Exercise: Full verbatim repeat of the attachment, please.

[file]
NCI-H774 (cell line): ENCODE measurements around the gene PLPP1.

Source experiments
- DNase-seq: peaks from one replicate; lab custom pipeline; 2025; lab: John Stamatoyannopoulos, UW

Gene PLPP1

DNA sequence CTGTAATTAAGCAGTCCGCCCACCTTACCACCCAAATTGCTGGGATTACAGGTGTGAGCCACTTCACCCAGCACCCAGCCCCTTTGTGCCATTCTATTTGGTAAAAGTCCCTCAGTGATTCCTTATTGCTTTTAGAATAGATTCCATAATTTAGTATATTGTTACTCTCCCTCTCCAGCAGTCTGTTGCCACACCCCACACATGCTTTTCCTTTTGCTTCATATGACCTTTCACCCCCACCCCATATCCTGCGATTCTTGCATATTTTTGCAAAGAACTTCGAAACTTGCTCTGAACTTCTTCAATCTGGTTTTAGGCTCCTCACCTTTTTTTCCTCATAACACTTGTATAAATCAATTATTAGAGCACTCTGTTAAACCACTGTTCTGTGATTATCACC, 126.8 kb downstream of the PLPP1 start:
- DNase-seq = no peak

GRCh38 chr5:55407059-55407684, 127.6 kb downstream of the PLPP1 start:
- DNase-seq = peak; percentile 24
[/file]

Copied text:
NCI-H774 (cell line): ENCODE measurements around the gene PLPP1.

Source experiments
- DNase-seq: peaks from one replicate; lab custom pipeline; 2025; lab: John Stamatoyannopoulos, UW

Gene PLPP1

DNA sequence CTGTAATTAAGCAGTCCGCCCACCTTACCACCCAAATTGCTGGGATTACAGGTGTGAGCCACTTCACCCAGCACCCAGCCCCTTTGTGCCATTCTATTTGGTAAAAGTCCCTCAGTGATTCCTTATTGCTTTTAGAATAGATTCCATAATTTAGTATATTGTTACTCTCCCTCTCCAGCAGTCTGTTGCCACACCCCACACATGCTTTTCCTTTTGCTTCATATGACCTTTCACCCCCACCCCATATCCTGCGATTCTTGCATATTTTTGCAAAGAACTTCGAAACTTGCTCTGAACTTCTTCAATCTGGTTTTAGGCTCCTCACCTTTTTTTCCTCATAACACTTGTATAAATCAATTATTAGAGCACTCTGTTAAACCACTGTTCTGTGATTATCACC, 126.8 kb downstream of the PLPP1 start:
- DNase-seq = no peak

GRCh38 chr5:55407059-55407684, 127.6 kb downstream of the PLPP1 start:
- DNase-seq = peak; percentile 24